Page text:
The stumbling blocks with Cursed include a whole array of issues someone could write a nice term paper on in film school. The biggest issue is -- it's not scary. We see too much of the werewolf, and the final fights are all in human form for the most part. I want to see wolf fights, not humans working on wires doing karate moves. There's no real problem figuring out who the head beast is, since the cast is too small and most of the suspects are dead three-fourths of the way in. You have a movie without much suspense or any truly frightening sequences. The cast seems to be sleepwalking through this whole project as if they know it's not going to offer much. Ricci looks amazing, and we all know she can carry a film with a few looks from those saucer-sized eyes of hers. In Cursed she seems strangely miscast and under-used. The rest of the cast turn in forgettable performances without much passion, except for Judy Greer, who at least seems to be having fun with her diva bitch persona. Despite the studio's claim that the special effects were the reason for the break in production, the CGI used to amp up the wolf attacks backfire against the movie. Anytime the werewolf is computerized, it looks like somebody plugged in a GameCube and let it take over the movie. The final climactic transformation is laughable, and sets back werewolf transformations sixty years. The original Wolfman with Lon Chaney, Jr. was more effective. The trademark post-modern humor Craven and Williamson brought to their Scream projects also works against the film. A werewolf gives someone the finger at a time when it should be scaring the pants off of us -- and boy, does that ruin everything. Had Cursed shot for comedy from the start, it would have been much better off. Instead it starts off scary and can't sustain anything, so it opts for some easy, predictable laughs that undermine the entire story.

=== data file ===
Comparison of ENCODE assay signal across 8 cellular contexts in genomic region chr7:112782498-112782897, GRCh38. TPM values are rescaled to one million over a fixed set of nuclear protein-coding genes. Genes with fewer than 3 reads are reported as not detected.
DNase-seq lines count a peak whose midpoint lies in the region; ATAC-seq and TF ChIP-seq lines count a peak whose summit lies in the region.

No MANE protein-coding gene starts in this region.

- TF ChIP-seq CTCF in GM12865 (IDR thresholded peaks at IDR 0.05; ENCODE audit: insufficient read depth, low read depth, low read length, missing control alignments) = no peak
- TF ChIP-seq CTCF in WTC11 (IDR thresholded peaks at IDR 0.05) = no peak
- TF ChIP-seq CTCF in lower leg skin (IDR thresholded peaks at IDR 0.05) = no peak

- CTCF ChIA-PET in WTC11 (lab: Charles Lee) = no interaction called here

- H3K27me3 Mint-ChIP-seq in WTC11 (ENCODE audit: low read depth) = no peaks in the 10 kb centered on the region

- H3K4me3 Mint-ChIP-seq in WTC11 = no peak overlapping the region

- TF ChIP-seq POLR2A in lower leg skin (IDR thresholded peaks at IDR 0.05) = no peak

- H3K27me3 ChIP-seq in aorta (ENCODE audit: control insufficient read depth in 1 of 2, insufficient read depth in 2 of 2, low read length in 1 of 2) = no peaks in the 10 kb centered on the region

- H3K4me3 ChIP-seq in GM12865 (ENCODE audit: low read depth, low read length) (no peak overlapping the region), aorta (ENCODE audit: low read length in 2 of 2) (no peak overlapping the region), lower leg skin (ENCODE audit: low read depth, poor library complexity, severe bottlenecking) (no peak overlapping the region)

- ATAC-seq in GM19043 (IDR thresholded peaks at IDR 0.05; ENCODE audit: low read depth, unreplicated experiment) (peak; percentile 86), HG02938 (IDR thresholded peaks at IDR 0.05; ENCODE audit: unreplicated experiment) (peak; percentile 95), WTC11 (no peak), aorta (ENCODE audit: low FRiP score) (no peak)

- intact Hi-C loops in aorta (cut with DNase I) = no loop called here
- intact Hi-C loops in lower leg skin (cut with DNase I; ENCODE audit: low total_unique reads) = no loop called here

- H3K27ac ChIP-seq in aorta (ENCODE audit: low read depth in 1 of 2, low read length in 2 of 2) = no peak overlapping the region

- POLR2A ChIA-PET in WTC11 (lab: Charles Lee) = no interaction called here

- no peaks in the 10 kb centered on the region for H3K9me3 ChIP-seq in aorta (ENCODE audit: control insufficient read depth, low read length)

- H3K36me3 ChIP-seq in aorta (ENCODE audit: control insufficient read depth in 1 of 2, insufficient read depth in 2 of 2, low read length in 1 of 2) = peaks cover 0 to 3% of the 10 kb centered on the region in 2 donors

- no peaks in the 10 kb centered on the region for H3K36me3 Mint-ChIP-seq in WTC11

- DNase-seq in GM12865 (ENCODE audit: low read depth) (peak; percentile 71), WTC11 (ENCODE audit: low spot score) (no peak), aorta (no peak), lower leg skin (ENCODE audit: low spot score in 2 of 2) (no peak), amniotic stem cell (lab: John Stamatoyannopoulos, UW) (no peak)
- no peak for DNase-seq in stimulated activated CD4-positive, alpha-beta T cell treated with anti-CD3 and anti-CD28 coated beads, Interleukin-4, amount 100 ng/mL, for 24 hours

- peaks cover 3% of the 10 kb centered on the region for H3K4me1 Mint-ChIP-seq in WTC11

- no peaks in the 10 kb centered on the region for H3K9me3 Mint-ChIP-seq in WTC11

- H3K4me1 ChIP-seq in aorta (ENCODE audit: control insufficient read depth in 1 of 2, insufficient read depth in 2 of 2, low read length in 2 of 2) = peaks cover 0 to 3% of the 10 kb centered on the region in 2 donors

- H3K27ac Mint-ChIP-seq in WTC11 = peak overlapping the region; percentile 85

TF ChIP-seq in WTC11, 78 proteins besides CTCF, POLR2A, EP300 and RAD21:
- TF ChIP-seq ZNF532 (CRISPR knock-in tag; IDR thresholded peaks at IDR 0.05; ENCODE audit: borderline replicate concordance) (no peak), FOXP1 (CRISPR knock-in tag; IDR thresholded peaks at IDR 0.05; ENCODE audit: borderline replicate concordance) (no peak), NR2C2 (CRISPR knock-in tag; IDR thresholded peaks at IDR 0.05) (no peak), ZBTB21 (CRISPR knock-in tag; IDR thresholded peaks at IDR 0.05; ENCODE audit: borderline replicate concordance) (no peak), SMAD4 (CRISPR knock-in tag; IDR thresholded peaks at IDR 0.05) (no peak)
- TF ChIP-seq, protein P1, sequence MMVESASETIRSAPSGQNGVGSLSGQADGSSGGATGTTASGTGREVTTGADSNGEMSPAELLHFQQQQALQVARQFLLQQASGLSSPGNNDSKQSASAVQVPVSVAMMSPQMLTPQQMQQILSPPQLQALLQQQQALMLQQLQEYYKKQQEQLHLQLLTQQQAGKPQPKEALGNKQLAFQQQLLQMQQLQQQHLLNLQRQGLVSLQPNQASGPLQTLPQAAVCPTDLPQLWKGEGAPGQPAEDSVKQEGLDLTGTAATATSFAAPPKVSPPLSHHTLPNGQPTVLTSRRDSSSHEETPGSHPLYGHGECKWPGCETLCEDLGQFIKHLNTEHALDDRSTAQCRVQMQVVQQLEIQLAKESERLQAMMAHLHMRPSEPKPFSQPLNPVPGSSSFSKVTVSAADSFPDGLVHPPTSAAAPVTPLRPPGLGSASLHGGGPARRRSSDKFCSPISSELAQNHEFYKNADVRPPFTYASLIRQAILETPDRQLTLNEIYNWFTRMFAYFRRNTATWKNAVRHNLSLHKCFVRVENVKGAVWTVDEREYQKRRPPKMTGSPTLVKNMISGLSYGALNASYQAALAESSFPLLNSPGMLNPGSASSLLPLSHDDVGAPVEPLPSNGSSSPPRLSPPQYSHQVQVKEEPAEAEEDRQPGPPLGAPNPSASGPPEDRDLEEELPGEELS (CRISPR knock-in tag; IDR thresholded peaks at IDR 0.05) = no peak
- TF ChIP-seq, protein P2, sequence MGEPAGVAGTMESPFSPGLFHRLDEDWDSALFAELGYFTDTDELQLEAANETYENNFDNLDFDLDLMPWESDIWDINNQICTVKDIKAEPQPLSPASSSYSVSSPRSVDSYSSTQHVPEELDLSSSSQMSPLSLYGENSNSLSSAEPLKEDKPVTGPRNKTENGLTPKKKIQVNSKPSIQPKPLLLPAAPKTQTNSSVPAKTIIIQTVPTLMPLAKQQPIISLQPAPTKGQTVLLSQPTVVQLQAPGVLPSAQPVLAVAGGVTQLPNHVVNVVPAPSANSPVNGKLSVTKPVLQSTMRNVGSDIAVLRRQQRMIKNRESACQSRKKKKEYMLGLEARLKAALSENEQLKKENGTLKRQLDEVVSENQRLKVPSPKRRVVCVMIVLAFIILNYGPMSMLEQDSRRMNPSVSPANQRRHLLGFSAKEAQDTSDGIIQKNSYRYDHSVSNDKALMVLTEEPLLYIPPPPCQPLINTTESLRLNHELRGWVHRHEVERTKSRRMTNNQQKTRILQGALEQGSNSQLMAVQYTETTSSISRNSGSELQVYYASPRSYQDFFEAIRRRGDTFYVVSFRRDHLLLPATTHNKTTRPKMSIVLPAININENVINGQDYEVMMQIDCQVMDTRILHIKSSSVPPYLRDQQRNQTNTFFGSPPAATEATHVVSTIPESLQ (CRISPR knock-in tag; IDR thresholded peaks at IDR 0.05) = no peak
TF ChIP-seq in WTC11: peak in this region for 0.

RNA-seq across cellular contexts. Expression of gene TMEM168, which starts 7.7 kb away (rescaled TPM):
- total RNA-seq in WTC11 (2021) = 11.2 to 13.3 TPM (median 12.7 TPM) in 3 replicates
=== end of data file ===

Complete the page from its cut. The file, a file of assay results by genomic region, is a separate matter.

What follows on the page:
Another major problem with Cursed is the way it doesn't effectively create its own world. There seem to be no rules established for the werewolves. At varying points in the movie the moon changes them, blood triggers the transformation, and extreme emotions also seem to lead to unleashing your inner dog. Even the family's pet seems to be prone to the curse. Cool as that could be, it makes zero logical sense. Sets seem to be what they are -- holdovers from the previous shoot. They use a hall of mirrors and some wax figures, which made more sense in the first draft but seem out of place with the new story about the nightclub. Things also seem not to make sense as we move from scene to scene. Ellie drives a black sedan at the start of the movie, yet when she and her brother get into an accident they are in a silver Volvo. The next day the black sedan is back, and it is not damaged. When did Ellie swap out cars? Jenny shows up at a PETA fundraiser later on in the movie, and seems to be a completely different character than what she was at the start. She also seems to be ignoring that her best friend just died so she can flirt with her boyfriend. It feels like the sequence is out of order with the rest of the movie.